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Beyer says the pro-marriage-equality bloc has been trying to keep its message clear and simple, encouraging Marylanders to vote in favor of upholding the marriage-equality law. She says the Marylanders for Marriage Equality coalition could have tried to challenge the petition signatures, but decided not to, in order to avoid being seen as undermining the democratic process – a decision, she notes, with which she disagrees.
''Just from past experience, we've never won at the ballot box,'' she says.
Beyer's perspective is that broadcasting the names would be helpful if it were part of a longer-term outreach strategy to change people's minds, but that with less than 100 days before the election, it's going to be hard to convince signatories to switch their position.
She also warns of possible backlash, wondering aloud if the anti-gay National Organization for Marriage (NOM) or the Catholic Church might argue that LGBT people are trying to intimidate others.
''The question is: Will this blow over or be used as a campaign tactic?'' she asks.
Blade editorial staff did not respond to a request for comment.
Kevin Nix, spokesman for the Marylanders for Marriage Equality coalition, distanced the campaign from the Blade's decision to publish the names, saying the campaign has been focused on winning in November.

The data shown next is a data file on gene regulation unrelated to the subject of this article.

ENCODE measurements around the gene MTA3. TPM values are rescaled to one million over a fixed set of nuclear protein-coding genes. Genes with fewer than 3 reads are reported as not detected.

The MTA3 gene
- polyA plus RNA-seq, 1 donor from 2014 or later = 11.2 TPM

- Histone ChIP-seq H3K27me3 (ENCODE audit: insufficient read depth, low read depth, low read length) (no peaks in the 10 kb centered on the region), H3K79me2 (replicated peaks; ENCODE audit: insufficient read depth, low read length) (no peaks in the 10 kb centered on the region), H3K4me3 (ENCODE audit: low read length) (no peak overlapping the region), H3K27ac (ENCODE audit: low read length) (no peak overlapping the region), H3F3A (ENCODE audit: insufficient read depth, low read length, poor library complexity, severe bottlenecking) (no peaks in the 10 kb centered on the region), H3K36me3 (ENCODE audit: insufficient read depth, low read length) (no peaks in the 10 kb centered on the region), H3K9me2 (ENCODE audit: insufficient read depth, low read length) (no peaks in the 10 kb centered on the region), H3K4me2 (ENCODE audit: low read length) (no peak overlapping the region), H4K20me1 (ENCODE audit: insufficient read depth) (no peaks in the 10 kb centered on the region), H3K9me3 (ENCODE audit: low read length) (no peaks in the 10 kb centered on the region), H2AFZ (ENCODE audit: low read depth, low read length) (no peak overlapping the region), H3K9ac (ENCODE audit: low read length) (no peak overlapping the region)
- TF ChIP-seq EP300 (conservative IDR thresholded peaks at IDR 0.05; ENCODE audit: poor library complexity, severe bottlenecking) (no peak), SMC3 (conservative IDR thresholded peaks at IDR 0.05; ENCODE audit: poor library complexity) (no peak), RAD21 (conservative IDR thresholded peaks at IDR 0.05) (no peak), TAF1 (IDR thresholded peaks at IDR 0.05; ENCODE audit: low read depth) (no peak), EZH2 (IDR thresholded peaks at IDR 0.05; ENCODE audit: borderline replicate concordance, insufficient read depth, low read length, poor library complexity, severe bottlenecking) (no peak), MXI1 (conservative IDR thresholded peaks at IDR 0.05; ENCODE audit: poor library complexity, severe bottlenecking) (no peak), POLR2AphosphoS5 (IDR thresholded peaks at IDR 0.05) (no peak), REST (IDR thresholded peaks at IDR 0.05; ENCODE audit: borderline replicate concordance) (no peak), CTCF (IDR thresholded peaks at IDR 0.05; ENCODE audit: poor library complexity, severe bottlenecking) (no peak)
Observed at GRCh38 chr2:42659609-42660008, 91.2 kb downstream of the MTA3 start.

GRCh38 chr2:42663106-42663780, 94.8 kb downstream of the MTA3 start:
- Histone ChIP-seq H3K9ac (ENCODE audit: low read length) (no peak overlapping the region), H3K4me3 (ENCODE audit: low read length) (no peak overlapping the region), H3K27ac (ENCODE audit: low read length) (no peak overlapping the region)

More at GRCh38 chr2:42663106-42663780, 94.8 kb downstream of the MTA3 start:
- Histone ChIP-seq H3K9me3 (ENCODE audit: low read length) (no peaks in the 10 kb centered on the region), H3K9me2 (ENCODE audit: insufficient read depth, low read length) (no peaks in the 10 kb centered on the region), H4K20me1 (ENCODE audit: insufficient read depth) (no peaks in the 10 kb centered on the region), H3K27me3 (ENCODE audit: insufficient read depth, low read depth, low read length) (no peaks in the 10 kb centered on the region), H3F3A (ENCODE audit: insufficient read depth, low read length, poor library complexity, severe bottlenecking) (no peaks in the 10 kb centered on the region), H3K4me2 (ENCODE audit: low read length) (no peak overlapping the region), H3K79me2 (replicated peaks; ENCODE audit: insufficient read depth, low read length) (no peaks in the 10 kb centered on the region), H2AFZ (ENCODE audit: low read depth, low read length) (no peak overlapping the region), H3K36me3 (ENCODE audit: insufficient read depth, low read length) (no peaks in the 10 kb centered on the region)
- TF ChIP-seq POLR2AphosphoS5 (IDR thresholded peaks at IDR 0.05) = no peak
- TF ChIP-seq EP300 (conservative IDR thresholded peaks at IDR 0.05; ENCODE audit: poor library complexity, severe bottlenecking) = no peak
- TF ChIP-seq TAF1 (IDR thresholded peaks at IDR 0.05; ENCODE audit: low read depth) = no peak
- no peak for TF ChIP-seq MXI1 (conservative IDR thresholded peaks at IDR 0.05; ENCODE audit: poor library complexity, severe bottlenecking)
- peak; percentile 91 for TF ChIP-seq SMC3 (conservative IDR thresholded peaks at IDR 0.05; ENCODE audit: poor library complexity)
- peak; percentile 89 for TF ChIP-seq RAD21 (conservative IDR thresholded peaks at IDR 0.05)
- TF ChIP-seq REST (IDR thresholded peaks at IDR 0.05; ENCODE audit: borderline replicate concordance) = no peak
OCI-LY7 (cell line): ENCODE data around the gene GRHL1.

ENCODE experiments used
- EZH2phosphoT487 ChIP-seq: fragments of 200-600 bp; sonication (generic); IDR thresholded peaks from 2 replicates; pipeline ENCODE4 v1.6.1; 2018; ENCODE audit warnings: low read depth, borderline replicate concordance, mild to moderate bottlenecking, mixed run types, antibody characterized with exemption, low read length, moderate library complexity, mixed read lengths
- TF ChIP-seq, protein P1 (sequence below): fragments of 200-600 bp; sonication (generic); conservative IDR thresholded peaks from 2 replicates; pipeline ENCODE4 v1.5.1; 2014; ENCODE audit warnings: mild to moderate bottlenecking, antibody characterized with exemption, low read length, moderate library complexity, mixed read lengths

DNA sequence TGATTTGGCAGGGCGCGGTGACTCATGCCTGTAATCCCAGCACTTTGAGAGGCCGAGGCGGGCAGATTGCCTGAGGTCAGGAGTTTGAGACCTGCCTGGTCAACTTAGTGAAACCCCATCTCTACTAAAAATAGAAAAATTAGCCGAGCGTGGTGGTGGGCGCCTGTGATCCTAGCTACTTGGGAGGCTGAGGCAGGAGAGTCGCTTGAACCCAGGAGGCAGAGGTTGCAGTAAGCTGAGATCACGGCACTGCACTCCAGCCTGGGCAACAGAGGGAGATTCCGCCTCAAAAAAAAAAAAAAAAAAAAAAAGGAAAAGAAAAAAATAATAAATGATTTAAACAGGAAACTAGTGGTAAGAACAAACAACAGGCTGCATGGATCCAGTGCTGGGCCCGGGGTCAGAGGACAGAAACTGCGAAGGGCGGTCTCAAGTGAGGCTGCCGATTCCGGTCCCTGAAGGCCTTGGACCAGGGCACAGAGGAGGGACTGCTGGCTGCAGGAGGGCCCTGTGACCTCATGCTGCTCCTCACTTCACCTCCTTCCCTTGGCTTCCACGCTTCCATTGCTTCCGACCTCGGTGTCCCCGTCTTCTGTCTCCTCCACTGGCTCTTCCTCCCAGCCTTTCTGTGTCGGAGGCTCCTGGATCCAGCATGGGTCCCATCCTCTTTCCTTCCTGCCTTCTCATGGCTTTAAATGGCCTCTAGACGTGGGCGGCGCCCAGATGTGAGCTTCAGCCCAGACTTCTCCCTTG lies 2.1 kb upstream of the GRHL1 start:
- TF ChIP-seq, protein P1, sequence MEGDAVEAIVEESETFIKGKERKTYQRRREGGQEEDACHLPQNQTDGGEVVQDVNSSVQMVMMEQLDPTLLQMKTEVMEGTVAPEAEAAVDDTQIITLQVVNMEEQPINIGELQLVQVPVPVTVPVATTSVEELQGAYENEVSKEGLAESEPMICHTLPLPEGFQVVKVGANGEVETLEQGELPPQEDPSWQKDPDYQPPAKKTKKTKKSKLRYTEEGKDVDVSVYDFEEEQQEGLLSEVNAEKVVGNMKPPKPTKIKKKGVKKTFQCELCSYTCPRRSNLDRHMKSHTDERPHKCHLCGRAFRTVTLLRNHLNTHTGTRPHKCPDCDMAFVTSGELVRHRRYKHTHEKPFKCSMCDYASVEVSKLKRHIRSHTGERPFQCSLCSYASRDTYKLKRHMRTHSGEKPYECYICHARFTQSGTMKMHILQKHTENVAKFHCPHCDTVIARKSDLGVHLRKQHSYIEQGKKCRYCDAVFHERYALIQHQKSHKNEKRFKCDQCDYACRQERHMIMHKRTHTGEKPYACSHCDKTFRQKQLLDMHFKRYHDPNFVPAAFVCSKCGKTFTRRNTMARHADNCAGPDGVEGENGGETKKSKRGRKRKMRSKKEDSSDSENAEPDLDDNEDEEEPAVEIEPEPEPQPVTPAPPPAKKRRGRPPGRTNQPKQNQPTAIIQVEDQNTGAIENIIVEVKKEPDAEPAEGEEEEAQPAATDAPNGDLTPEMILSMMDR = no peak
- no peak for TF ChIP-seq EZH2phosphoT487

''Everyone is free to express their opinion, and this is precisely what some voters did by signing the petition,'' Nix said in a statement. ''We respect that. The publication of voters' names is not an effort this campaign supports or condones.
''Our focus is very clear: to win at the ballot box,'' Nix continued. ''We will keep making the case that affirming the new civil marriage law is a vote for stronger families and basic fairness. And we encourage our supporters to do the same – to talk to people who may still be evolving. What matters is having those conversations and meeting folks where they are on their journey on the marriage issue. That's how we win.''
Nix's words may serve as welcome guidance to Eric Wolvovsky. A Maryland native who lives with his partner in Silver Spring, Wolvovsky found two neighbors on the petition, as well as his parents' next-door neighbor and the family of a former babysitter.
''We were friendly to them,'' Wolvovsky says of his neighbors. ''But we never discussed the petition. It never occurred to us to talk to them about it. We assumed our very presence in the neighborhood was demonstration enough.''
Wolvovsky says he wants to confront his neighbors, but is trying to figure out what to say. He has vowed to become more involved in the referendum campaign, and wants to be able to communicate to his neighbors why marriage is important to him and his partner.
Wolvovsky also says he's stunned that people in Montgomery County, with a large gay population and reputation for being ahead of the most of the state when it comes to extending rights to LGBT people, could be opposed to same-sex marriage. He says that after spotting his neighbors as signatories, he's second-guessing how supportive his fellow Marylanders are of marriage equality and worries about what may happen in November on Election Day.
''A week ago, I would have said this neighborhood would have voted for equality,'' Wolvovsky says. ''Now I'm not so sure.''